At some point in our lives, we are all likely to face a traumatic event or major disappointment. The ability to recover from such an experience by drawing upon our personal resilience is an important skill in the workplace and life generally.
Initially, when we encounter a traumatic situation, such as redundancy or other career setback, we are likely to experience various negative feelings such as sadness, anger, loss of self-confidence, or worry. We may struggle to see a positive future.
What is meant by personal resilience?
When we talk about someone being resilient, we generally mean their ability to ‘bounce back’ or recover from a difficult situation.
Following initial upset and disappointment, some people seem able to bounce back more quickly than others.
Previous experience of successfully dealing with difficult circumstances can help. Even if past problems were not so large, reminding ourselves of how we dealt with them, and therefore just how resilient we are, can help us to feel more able to manage the present situation.
Finding a way forward
While resilience in the sense of ‘bouncing back’ does suggest returning to how things were before, this may not be realistic. But a major life event can be an opportunity to grow and evolve. It can prompt us to reassess our priorities and values. It is an opportunity to view the situation from all angles and perspectives and perhaps see some opportunities.
The key to recovery is to find a way of coping with the traumatic situation. This involves a number of steps. First, we need to work out what a good outcome looks like for us. Next, we need to find a road that will take us there. This road may initially seem impossibly difficult. But by breaking up the journey into achievable chunks, each with a smaller goal, the overall outcome does start to feel achievable. Eventually, when we have achieved our outcome, we may feel happier and more fulfilled than before.
How might coaching help us to build our personal resilience?
Working with a coach may help us to deal with the challenge we face. This may include helping us to ease the journey to our desired outcome. Taking the first small steps can be difficult but a coach can help with this too. As we begin our journey to our desired outcome, a coach can provide encouragement and help us to begin to view things a little more positively. By staying with us throughout our journey to our desired outcome, a coach can help us to enhance our personal resilience and be more prepared for the next challenging situation. Topics that might be covered include building our self-confidence, managing our emotions and developing a new narrative for ourselves.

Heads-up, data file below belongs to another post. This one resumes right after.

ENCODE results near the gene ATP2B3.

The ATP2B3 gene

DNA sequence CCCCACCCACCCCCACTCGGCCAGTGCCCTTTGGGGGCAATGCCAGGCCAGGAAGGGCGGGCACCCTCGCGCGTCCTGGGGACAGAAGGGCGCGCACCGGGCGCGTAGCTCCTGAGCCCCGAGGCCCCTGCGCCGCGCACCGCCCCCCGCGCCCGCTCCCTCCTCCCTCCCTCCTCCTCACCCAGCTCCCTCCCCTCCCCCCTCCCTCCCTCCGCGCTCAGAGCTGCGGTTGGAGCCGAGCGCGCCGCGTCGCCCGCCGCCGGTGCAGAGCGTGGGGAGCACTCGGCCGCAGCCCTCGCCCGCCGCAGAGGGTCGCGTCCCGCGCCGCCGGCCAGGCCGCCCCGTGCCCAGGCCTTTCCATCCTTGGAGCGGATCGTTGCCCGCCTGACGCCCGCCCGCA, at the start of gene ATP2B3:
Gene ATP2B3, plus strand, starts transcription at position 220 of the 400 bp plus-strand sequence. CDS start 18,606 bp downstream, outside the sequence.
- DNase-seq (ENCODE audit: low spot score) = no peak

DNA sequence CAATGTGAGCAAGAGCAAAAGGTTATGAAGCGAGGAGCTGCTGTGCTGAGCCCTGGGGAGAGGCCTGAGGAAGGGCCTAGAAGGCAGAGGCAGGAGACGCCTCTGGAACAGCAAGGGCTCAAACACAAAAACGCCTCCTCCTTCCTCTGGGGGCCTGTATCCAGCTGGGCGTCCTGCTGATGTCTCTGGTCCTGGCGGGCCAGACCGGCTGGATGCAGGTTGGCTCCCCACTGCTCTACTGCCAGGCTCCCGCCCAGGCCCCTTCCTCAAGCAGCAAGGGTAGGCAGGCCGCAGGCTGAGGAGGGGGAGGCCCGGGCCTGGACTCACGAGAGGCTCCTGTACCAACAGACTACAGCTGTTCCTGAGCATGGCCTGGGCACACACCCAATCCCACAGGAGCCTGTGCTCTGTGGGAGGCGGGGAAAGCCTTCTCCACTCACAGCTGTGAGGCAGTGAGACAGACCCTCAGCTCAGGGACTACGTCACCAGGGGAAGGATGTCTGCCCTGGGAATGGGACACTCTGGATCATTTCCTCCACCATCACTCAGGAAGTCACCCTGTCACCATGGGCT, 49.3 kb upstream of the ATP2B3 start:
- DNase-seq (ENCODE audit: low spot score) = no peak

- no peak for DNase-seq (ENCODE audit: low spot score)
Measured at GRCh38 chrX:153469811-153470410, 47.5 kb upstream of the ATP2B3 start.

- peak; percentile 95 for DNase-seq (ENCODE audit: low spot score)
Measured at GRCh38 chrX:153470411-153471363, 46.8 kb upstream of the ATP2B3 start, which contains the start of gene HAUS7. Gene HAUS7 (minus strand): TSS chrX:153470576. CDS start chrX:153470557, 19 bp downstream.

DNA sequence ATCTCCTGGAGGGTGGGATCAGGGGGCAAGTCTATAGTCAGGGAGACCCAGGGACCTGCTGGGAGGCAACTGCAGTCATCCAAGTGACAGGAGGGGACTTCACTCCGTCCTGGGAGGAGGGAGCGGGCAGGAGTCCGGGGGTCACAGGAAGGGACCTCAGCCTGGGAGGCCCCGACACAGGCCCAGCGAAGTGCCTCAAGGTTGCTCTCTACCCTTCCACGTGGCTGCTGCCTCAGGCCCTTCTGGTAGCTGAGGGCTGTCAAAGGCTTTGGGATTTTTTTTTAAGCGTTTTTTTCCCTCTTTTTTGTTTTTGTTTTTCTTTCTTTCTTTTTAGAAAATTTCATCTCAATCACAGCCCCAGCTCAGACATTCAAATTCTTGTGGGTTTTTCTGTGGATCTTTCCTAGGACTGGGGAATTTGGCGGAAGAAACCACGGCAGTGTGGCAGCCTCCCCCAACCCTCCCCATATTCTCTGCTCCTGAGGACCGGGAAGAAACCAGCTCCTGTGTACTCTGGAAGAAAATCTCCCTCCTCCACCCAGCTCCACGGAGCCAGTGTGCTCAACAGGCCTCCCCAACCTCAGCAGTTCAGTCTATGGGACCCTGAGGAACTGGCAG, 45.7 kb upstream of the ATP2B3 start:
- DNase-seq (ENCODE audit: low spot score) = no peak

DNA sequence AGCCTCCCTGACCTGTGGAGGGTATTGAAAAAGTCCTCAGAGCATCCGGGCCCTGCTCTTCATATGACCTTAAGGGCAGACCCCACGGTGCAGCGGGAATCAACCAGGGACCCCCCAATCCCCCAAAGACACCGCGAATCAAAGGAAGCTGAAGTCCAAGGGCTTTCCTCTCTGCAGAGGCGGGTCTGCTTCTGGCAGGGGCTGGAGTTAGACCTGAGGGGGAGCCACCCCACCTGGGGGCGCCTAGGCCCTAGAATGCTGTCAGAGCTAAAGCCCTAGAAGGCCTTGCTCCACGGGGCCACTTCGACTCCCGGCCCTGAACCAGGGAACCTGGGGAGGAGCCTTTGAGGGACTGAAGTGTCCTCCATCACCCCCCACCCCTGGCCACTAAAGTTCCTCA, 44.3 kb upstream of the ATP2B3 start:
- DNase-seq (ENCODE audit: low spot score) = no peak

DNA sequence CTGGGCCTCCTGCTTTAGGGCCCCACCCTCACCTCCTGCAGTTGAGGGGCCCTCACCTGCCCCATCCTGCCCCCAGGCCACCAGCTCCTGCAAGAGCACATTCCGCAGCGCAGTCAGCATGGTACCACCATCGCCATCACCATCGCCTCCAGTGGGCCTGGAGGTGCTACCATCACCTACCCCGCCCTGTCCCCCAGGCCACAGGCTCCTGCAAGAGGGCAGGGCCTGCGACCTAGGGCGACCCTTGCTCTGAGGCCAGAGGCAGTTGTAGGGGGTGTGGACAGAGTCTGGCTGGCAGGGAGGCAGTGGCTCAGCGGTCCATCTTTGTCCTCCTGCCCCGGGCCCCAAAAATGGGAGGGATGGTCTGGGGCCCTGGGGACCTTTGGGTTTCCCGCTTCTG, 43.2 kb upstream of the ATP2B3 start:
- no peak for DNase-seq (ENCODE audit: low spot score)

Where appropriate, a coach may also guide us towards other professional support. This might include, for example, counselling or financial advice.
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During a 35 year career in higher education, Jenny Ames led a productive research group, worked with people from a wide range of subject areas and collaborated with organisations from various sectors. She held the title of Professor at 6 universities, graduated ~25 PhD students and mentored ~25 contract researchers. Jenny was also a senior manager for 8 years. As Associate Dean and Assistant Pro Vice Chancellor, Jenny led on Research Impact at University level. In 2017 was she was made Founding Research Impact Lead for University Alliance.
Since 2017, Jenny has been Director of Jenny Ames Consulting Ltd. Working with universities in the area of Research Impact is an important part of her business. Jenny’s coaching practice focuses on university researchers and people in career transition. People in career transition may be wondering what to do next or they may have recently moved sector, organisation or job role. Jenny holds a Postgraduate Certificate in Coaching and Mentoring Practice from Oxford Brookes University. She is also a Member of the Association for Coaching (MAC). Jenny is a role model for the Aurora Leadership Development Programme for women run by Advance HE. She was also a facilitator on ‘Entrepreneurial Leaders’, a programme for senior university leaders run by the National Centre for Entrepreneurship in Education (NCEE).